This week, Matilda pooped inside the house. Twice.
As a dog blogger, I was at first ashamed, then appreciative for the opportunity to explore an issue that I know a majority of small dog owners will be facing this winter.
I also couldn’t blame her. She had both accidents on top of the stairs, probably when her bowels were jostled from the climb.
She was alone when she pooped inside, and I suspect she did not even try to ring her potty bells.
I believe that she did not want to go outside and poop in the snow. She held out as long as she could, and made sure to avoid having an accident in front of me.
I ran out of potty pads months ago. They came in handy when we did not have access to a fenced-in yard. It wasn’t always safe or reasonable for me to take her out, and sometimes I didn’t want to go outside in the cold either.
Now, I had to decide: should I get more potty pads to spare her from the cold, and because using a pad is better than having accidents?
Or should I work harder to make her more comfortable with the idea of quickly doing her business?
The Science Of Temperature Adaptation
In the fall, 65 degree weather feels chilly. In the spring, it feels blissfully warm.
This is because our body adapts to the cold the more we are exposed to it. Fall comes around when we’re adapted to warm weather, so our bodies have not had enough time to adapt as the first chilly days come around. By spring, we’ve had an entire winter of adapting to cold, so the first warm days feel very warm.
If you are always using heat or air conditioning throughout the year, you’re not exposed to extreme temperatures frequently enough for your body to fully adapt.
The same works for dogs; in order to adapt to cool temperatures, we have to expose them to the cold in a safe and controlled way.
Taking your dog for plenty of walks each day as the cold weather sets in, instead of letting them out for a quick pee, gives their body opportunities to adjust. Aim for longer walks and trips to the park.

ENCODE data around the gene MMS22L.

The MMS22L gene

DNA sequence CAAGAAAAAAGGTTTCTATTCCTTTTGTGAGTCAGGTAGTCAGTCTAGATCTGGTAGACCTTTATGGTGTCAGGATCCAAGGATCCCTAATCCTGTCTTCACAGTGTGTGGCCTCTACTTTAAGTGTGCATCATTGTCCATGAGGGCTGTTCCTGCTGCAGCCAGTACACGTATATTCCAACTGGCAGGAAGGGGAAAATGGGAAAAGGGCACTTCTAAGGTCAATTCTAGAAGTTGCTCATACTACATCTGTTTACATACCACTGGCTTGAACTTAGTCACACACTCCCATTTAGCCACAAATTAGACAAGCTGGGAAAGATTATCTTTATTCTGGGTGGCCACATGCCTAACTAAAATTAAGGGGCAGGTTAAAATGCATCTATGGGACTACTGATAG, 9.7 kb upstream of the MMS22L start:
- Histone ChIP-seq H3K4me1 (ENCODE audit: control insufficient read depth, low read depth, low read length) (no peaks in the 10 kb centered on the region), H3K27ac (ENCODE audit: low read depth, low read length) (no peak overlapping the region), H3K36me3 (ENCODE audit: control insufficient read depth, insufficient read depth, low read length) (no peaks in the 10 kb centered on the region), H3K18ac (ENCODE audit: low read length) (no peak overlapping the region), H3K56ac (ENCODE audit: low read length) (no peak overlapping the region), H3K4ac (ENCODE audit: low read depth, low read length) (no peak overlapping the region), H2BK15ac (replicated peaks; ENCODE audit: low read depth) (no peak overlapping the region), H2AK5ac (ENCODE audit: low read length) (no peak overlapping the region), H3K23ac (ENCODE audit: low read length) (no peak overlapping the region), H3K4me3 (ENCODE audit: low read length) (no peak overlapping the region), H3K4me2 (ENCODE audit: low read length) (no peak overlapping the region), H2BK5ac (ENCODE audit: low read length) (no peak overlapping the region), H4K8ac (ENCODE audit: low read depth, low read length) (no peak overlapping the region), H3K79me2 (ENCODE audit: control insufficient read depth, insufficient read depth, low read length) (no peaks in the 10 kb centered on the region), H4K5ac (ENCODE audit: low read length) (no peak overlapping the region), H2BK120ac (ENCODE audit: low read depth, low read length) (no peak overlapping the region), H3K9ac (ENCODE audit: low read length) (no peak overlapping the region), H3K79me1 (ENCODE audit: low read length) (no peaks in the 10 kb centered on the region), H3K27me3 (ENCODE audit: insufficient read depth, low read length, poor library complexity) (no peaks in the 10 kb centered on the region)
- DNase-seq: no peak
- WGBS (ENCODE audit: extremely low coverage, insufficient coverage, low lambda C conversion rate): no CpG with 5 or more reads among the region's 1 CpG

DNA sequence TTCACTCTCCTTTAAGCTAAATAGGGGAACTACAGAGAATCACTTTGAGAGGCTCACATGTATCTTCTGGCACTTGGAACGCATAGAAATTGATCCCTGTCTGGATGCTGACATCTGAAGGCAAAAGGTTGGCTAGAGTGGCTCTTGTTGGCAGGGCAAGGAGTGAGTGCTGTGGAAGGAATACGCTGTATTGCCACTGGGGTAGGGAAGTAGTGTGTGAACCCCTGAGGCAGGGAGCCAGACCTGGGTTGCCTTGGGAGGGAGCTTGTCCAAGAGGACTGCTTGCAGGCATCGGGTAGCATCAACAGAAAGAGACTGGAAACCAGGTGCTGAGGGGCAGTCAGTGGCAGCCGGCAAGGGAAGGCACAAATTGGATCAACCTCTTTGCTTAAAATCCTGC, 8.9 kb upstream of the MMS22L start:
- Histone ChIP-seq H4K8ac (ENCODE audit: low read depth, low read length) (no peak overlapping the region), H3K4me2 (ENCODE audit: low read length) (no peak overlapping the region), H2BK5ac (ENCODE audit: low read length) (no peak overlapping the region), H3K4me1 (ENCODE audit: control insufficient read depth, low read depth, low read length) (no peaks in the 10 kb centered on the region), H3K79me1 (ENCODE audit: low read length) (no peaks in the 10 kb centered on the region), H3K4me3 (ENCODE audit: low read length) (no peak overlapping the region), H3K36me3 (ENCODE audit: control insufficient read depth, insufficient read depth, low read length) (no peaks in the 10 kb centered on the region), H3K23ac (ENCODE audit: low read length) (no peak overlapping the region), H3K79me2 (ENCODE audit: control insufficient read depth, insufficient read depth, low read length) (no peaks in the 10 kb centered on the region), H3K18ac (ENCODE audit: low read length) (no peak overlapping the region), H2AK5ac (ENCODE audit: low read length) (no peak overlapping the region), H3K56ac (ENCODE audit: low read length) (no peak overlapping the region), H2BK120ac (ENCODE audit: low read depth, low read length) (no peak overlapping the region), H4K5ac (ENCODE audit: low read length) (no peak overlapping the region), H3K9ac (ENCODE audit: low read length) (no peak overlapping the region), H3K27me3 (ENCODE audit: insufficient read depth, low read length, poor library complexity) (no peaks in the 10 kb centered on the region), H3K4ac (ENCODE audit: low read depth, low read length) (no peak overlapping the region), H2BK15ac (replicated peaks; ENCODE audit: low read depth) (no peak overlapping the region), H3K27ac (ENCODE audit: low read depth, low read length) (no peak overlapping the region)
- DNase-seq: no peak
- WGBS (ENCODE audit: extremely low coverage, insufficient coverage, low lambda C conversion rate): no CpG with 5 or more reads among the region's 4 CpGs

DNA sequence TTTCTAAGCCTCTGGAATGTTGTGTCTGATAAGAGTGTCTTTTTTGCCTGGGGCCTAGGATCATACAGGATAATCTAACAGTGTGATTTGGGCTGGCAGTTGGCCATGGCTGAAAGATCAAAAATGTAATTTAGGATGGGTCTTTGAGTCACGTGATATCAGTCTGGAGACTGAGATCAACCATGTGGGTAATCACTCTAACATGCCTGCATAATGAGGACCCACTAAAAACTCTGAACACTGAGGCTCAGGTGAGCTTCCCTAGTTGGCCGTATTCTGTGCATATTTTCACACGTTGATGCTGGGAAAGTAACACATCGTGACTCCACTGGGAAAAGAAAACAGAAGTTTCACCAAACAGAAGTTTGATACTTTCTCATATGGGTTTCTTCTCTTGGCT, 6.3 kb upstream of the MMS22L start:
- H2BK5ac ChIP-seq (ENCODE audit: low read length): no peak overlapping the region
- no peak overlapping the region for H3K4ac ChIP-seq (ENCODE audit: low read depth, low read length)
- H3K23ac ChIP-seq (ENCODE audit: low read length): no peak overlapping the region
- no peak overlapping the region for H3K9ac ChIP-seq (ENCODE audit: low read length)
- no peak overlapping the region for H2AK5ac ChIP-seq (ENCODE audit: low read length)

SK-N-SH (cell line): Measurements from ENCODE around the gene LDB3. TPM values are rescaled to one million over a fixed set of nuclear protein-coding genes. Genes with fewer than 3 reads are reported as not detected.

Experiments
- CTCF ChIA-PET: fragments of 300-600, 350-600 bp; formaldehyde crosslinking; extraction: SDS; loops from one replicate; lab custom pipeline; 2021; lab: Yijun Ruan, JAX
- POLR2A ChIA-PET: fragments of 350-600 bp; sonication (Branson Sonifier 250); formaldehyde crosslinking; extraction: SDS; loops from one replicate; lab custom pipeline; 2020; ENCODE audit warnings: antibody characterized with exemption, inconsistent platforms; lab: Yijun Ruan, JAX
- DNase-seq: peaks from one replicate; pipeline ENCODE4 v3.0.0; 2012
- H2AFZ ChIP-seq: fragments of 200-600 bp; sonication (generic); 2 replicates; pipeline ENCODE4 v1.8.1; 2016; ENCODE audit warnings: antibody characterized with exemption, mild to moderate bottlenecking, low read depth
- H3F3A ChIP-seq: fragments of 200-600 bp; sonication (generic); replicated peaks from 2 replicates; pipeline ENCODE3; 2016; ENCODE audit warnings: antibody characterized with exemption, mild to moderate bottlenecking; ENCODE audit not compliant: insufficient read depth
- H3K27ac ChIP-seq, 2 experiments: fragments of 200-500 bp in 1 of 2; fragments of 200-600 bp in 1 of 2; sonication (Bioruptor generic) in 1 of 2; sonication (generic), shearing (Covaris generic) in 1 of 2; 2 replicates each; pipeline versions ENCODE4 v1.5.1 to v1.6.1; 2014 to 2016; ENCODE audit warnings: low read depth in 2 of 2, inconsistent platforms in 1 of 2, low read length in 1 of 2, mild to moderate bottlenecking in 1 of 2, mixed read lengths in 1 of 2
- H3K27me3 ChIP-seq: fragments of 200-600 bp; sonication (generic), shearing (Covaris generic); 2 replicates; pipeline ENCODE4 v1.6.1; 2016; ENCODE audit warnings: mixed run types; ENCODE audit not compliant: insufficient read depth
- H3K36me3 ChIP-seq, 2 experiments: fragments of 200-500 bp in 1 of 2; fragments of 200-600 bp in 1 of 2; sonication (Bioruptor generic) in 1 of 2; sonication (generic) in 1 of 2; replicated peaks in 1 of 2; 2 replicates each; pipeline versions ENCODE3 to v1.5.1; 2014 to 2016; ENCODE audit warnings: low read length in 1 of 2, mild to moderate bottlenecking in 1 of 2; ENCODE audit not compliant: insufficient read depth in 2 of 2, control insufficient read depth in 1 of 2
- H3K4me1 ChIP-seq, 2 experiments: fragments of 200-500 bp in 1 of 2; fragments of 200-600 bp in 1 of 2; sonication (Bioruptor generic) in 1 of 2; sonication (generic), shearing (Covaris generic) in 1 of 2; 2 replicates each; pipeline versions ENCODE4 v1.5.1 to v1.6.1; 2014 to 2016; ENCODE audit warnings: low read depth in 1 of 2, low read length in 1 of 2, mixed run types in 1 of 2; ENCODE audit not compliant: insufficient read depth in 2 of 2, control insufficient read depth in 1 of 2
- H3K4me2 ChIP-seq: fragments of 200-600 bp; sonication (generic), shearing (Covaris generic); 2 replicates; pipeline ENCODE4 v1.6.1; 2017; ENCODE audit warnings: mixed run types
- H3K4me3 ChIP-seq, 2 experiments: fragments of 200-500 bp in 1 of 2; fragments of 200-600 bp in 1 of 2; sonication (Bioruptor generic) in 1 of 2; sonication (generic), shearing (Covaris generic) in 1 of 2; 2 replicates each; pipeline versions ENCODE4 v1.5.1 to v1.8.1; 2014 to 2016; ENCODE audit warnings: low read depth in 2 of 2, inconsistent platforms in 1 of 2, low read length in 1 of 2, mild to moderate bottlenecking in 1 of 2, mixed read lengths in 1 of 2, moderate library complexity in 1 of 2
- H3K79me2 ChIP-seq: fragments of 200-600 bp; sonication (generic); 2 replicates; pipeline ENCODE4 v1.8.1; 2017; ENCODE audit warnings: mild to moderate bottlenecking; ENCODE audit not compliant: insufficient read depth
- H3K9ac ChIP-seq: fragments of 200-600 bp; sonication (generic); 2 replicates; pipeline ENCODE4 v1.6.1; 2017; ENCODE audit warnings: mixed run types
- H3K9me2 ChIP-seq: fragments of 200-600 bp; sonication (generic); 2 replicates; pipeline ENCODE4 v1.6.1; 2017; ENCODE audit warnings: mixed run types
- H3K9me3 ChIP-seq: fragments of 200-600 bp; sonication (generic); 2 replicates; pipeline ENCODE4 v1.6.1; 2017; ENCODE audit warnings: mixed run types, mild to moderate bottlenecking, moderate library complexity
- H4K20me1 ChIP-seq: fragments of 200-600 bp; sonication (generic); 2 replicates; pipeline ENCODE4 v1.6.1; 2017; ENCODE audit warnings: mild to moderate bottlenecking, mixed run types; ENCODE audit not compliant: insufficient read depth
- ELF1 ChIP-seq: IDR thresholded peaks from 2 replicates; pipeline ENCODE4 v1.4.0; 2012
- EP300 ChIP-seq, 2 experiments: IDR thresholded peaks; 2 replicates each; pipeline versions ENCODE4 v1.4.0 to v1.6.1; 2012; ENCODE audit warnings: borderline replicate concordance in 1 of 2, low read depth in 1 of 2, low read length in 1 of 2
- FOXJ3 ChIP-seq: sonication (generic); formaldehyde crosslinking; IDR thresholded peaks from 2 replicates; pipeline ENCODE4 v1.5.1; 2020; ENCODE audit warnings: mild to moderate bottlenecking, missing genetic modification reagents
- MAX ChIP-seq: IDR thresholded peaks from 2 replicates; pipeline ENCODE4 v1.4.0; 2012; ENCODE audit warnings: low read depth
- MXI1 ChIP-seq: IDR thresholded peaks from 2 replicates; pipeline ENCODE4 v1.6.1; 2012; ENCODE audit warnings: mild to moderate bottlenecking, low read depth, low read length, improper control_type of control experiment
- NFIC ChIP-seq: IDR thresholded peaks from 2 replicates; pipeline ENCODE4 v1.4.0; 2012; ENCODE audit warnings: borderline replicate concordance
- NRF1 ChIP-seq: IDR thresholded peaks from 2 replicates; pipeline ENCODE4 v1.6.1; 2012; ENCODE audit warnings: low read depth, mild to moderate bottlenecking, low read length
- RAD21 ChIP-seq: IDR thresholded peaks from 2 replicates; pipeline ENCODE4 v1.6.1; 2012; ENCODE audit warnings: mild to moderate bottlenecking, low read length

At first, I dreaded cold walks, but I’m adapting to the cold too. After a few minutes of running, I feel warmer and I’m sure Matilda and Cow feel the same way. By the time we get back inside, they feel hot under their sweaters and coats as I undress them.
I believe a good run gets the blood pumping and helps your dog’s body adapt much more than a quick, business-only outing.
Head inside if your dog is shivering. Shivering is a sign that your dog having trouble maintaining their core body temperature. You can try getting your shivery dog to run to warm them up, but if you’re not able to stop the shivering after a few minutes, you need to get your dog someplace warm.
What To Wear
Short-haired dogs and many medium to long-haired dogs need a coat or sweater in cold weather.
Take note of where your dog’s coat is thinnest. My dogs have very little fur on their chests and stomachs. Many coats leave these areas exposed. Stretchy sweaters cover my dog’s chests and bellies.
Consider layering if a thin sweater is not warm enough. You can let your dog wear a sweater, shirt or dress under her coat to make sure all vulnerable skin is covered.
Some salt used to melt ice on sidewalks and driveways can burn your dog’s pawpads. Dog boots or paw wax can protect your dog’s pawpads from drying and cracking, and prevent salt burns.
Dogs have a network of veins and arteries in their paws that act as built-in snowboots, keeping your dog’s paws from freezing in the snow. Going barefoot for a dog is not the same as it is for a human. My dogs don’t seem to mind going without boots.